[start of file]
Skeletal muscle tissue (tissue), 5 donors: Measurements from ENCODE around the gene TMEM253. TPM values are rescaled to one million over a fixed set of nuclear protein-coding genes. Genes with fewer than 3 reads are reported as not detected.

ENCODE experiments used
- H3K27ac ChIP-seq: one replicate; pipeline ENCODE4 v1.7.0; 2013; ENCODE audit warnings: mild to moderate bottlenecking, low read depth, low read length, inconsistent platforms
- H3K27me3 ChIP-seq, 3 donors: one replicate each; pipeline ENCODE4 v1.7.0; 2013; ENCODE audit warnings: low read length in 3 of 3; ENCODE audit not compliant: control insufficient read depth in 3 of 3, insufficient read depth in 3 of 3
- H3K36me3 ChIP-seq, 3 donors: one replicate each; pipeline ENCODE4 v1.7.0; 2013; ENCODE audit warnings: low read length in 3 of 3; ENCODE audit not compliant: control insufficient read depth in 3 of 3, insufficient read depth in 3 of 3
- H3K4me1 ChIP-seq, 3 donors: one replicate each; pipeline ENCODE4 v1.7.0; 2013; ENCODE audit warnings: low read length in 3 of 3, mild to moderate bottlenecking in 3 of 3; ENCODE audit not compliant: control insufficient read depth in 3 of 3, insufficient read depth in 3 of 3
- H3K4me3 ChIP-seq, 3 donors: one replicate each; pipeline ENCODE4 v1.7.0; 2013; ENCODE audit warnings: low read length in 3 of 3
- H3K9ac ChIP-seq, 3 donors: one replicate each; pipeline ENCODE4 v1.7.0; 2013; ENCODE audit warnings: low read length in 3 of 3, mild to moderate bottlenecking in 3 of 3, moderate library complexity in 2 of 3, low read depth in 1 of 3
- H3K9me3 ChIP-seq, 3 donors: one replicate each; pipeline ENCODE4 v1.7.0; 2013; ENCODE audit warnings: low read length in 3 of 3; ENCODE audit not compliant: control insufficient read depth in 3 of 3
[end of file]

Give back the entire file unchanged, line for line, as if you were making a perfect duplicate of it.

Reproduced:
Skeletal muscle tissue (tissue), 5 donors: Measurements from ENCODE around the gene TMEM253. TPM values are rescaled to one million over a fixed set of nuclear protein-coding genes. Genes with fewer than 3 reads are reported as not detected.

ENCODE experiments used
- H3K27ac ChIP-seq: one replicate; pipeline ENCODE4 v1.7.0; 2013; ENCODE audit warnings: mild to moderate bottlenecking, low read depth, low read length, inconsistent platforms
- H3K27me3 ChIP-seq, 3 donors: one replicate each; pipeline ENCODE4 v1.7.0; 2013; ENCODE audit warnings: low read length in 3 of 3; ENCODE audit not compliant: control insufficient read depth in 3 of 3, insufficient read depth in 3 of 3
- H3K36me3 ChIP-seq, 3 donors: one replicate each; pipeline ENCODE4 v1.7.0; 2013; ENCODE audit warnings: low read length in 3 of 3; ENCODE audit not compliant: control insufficient read depth in 3 of 3, insufficient read depth in 3 of 3
- H3K4me1 ChIP-seq, 3 donors: one replicate each; pipeline ENCODE4 v1.7.0; 2013; ENCODE audit warnings: low read length in 3 of 3, mild to moderate bottlenecking in 3 of 3; ENCODE audit not compliant: control insufficient read depth in 3 of 3, insufficient read depth in 3 of 3
- H3K4me3 ChIP-seq, 3 donors: one replicate each; pipeline ENCODE4 v1.7.0; 2013; ENCODE audit warnings: low read length in 3 of 3
- H3K9ac ChIP-seq, 3 donors: one replicate each; pipeline ENCODE4 v1.7.0; 2013; ENCODE audit warnings: low read length in 3 of 3, mild to moderate bottlenecking in 3 of 3, moderate library complexity in 2 of 3, low read depth in 1 of 3
- H3K9me3 ChIP-seq, 3 donors: one replicate each; pipeline ENCODE4 v1.7.0; 2013; ENCODE audit warnings: low read length in 3 of 3; ENCODE audit not compliant: control insufficient read depth in 3 of 3